Unknown species found in isolated Israeli caves systems

Eight hitherto unknown species of invertebrate creatures isolated from the outside world for millions of years have been discovered in a unique subterranean ecosystem functioning in a cave in central Israel.

A team of scientists from Hebrew University said yesterday they had discovered the new species of crustaceans and scorpion-like animals in a cave uncovered during rock drilling at a cement quarry near Ramle.

The creatures include an omnivorous blind five-centimetre crustacean which the team have established as the highest in the food chain, capable of devouring other creatures as well as bacteria also found among what the scientists said were "exciting sediments" in the cave.

One of the team, Dr Hanan Dimentman said that the creature had three "relatives" in the Jordan Valley, and in the eastern Mediterranean off the coasts of southern Italy and Libya. But the team said that biomolecular analysis and DNA testing had already established that the crustacean and the other seven species were unique. The species are now being sent to experts in Europe and Israel for naming and classification.

Except for one species of blind scorpion all the creatures, which include both aquatic and terrestrial species, were found alive. But Dr Dimentman, of the university's Alexander Silberman Institute of Life Sciences, said he was confident that living scorpions would soon be discovered. "The eight species found thus far are only the beginning of what promises to be a fantastic biodiversity," he added.

Professor Amos Frumkin of the Hebrew University Department of Geography said the site - which scientists have named the Ayalon Cave - was "unique in the world" and had remained isolated because it was impenetrable to water.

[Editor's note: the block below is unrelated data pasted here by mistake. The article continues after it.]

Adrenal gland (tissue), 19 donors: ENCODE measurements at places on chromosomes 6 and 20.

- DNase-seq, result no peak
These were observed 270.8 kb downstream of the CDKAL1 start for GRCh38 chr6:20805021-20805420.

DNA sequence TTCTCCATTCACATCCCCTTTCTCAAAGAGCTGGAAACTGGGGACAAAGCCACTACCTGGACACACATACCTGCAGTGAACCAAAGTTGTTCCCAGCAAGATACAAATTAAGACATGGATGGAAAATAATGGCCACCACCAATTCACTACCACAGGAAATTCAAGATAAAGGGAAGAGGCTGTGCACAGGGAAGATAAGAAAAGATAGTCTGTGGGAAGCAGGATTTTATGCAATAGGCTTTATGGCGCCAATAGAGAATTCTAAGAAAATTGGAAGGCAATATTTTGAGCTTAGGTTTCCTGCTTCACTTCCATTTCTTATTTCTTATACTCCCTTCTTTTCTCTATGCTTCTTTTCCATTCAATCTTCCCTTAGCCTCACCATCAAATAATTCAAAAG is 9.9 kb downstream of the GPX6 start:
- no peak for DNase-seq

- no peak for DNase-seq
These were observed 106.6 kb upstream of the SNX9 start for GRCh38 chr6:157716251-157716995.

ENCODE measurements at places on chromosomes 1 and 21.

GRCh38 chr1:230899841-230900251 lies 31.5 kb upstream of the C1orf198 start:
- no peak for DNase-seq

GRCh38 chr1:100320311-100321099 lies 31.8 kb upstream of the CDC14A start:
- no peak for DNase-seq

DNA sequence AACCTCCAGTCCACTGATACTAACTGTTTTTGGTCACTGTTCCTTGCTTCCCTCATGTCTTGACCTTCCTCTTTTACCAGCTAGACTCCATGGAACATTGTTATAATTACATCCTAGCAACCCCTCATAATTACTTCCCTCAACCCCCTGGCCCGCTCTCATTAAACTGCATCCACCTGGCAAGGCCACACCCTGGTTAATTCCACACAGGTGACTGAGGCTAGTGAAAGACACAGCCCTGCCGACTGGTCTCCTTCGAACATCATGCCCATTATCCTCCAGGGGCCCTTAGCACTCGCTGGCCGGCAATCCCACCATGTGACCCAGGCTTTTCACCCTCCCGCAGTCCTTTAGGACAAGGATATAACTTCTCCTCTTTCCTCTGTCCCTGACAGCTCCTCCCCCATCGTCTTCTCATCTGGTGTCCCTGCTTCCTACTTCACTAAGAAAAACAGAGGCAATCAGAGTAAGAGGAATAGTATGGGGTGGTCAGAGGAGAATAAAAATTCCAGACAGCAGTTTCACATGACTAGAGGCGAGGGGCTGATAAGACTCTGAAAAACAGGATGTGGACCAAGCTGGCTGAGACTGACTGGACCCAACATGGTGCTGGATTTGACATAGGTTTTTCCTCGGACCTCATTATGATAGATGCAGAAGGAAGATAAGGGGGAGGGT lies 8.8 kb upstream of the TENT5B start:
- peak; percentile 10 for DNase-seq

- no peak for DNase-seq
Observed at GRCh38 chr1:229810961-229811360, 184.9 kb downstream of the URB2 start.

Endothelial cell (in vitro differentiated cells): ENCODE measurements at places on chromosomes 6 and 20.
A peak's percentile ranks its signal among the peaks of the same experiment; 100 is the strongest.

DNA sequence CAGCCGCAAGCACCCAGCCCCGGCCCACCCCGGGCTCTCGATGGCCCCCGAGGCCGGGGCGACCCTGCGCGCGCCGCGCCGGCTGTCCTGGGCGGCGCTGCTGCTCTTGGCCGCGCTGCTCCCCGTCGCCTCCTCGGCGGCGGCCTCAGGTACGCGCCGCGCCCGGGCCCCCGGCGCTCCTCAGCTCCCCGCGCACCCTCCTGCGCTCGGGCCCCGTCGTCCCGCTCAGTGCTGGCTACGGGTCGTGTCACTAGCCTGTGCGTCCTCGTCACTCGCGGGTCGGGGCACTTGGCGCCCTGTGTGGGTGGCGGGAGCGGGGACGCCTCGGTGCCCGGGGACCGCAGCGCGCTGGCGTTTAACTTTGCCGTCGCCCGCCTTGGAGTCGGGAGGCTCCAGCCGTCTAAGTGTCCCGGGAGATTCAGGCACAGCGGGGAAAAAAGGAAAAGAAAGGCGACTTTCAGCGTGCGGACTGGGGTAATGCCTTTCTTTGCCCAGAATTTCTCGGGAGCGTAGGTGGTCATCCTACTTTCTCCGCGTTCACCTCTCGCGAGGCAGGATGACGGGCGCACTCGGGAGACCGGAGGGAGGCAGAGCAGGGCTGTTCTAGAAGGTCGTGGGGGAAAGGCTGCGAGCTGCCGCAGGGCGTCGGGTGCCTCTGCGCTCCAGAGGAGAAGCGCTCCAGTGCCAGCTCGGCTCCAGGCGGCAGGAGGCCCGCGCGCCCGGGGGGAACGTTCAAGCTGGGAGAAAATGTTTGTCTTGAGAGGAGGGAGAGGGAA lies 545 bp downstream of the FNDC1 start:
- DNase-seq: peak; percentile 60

Israel Naaman, a research student, described how he had initially used ropes to get through an underground passage into the cave 100 metres below the quarry close to the main Tel Aviv Jerusalem highway. With its branches, the cave extends over 2.5km before coming upon an underground lake. There Mr Namaan said he discovered a "small shrimp in the water," which prompted the team to carry out further investigation.

The university said yesterday that two of the crustaceans were seawater species while two others are of a type found in fresh or brackish water - suggesting that their ancestors may have had a link with the sea in prehistoric times.

The absence of sunlight in such caves means that plants cannot produce chemical energy by photosynthesis. Instead, life has to depend for its energy on the oxidation of subterranean minerals such as hydrogen minerals and hydrogen sulphide and they are then eaten by larger organisms.

Professor Frunkin said: "This is the most probable source of energy in the cave although the idea has yet to be tested." He showed a slide of large crystal-like deposits in the cave, which he said were unlike the stalagmites and stalactites often found in other caves.

The scientists said the lake was part of the Yarkon-Taninim aquifer, one of Israel's two main aquifers, but was different in temperature and chemical composition from the main waters of the aquifer. They added: "The lake's temperature and salinity indicates its source is deep underground."

Start your day with The Independent, sign up for daily news emails
News
ebooksNow available in paperback
  • Get to the point
Have you tried new the Independent Digital Edition apps?
Independent Dating
and  

By clicking 'Search' you
are agreeing to our
Terms of Use.

iJobs Job Widget
iJobs General

Recruitment Genius: Photographer / Floorplanner / Domestic Energy Assessor

£16000 - £25000 per annum: Recruitment Genius: A Photographer/ Floor planner /...

Ashdown Group: Front-End Developer - Surrey - £40,000

£30000 - £40000 per annum: Ashdown Group: Front-End Developer - Guildford/Craw...